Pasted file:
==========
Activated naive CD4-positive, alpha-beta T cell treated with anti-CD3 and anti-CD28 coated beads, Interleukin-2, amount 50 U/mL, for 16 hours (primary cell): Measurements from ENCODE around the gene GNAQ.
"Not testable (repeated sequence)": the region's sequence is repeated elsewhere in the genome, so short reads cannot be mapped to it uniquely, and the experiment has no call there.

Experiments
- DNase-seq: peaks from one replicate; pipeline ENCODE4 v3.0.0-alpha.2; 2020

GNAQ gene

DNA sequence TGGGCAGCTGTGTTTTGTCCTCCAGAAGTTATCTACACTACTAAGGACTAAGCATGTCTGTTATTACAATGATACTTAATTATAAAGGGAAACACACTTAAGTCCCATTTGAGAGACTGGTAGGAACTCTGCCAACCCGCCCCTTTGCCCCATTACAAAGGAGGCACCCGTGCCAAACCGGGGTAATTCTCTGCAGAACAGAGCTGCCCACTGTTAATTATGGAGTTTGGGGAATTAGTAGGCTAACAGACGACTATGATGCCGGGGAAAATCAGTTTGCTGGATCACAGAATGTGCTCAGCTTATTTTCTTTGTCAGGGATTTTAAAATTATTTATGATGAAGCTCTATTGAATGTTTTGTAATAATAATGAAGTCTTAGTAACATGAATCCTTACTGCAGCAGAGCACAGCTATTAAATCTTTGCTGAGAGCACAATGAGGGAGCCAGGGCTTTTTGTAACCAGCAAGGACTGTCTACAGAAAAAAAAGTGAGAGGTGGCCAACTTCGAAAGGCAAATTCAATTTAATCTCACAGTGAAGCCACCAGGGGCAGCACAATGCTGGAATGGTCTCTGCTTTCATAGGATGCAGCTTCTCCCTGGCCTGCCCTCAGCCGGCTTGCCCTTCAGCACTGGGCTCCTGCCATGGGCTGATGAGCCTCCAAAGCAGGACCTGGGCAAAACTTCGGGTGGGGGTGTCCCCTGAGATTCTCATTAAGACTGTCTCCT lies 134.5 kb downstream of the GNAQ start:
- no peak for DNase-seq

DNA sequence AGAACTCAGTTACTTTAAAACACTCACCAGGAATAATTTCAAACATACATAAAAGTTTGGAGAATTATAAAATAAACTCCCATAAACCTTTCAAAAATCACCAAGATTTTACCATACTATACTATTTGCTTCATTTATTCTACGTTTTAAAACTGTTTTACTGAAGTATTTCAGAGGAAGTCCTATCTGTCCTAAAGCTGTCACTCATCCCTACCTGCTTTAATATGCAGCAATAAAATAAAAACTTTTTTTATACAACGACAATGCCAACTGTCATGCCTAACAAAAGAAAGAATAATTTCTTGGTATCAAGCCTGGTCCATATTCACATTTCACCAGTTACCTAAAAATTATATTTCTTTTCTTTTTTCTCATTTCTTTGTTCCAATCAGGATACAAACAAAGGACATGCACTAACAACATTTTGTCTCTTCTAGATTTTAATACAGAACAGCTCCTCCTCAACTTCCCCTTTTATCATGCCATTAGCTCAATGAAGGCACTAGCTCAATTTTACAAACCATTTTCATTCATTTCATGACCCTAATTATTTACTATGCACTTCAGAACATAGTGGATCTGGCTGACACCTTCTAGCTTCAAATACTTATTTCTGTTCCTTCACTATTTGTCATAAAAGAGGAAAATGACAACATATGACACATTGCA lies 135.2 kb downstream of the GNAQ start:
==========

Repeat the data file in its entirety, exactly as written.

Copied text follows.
Activated naive CD4-positive, alpha-beta T cell treated with anti-CD3 and anti-CD28 coated beads, Interleukin-2, amount 50 U/mL, for 16 hours (primary cell): Measurements from ENCODE around the gene GNAQ.
"Not testable (repeated sequence)": the region's sequence is repeated elsewhere in the genome, so short reads cannot be mapped to it uniquely, and the experiment has no call there.

Experiments
- DNase-seq: peaks from one replicate; pipeline ENCODE4 v3.0.0-alpha.2; 2020

GNAQ gene

DNA sequence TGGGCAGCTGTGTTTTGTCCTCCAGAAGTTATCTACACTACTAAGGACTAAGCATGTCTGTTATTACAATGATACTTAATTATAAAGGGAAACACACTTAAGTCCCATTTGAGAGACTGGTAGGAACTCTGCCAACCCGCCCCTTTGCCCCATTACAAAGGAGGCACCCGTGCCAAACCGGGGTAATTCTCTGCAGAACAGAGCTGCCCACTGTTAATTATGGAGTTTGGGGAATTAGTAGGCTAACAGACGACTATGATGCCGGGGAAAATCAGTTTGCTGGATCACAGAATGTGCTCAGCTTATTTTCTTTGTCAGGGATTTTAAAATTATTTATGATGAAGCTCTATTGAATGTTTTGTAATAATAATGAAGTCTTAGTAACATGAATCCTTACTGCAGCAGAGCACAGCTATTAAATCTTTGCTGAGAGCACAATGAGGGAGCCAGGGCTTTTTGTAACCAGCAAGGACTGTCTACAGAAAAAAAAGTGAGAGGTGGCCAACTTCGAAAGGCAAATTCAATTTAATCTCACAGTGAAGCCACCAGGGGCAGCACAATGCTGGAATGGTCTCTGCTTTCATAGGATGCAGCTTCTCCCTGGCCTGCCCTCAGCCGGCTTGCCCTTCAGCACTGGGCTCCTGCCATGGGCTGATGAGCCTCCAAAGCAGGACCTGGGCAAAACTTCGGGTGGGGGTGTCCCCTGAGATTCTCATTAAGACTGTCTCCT lies 134.5 kb downstream of the GNAQ start:
- no peak for DNase-seq

DNA sequence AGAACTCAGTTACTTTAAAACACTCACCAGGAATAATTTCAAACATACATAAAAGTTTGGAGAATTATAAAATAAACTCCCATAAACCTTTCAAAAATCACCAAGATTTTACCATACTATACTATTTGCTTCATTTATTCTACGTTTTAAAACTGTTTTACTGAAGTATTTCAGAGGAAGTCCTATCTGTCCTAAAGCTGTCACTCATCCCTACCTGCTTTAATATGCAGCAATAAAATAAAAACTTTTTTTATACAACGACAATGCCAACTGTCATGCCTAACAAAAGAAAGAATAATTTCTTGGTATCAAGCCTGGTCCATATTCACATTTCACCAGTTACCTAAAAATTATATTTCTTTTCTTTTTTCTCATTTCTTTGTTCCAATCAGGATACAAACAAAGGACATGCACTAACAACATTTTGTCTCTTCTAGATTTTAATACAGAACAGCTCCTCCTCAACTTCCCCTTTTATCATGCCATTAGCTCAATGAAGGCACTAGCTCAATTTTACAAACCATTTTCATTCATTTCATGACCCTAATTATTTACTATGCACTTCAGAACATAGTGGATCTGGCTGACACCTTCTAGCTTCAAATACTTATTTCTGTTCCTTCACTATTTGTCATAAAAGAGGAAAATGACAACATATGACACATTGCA lies 135.2 kb downstream of the GNAQ start: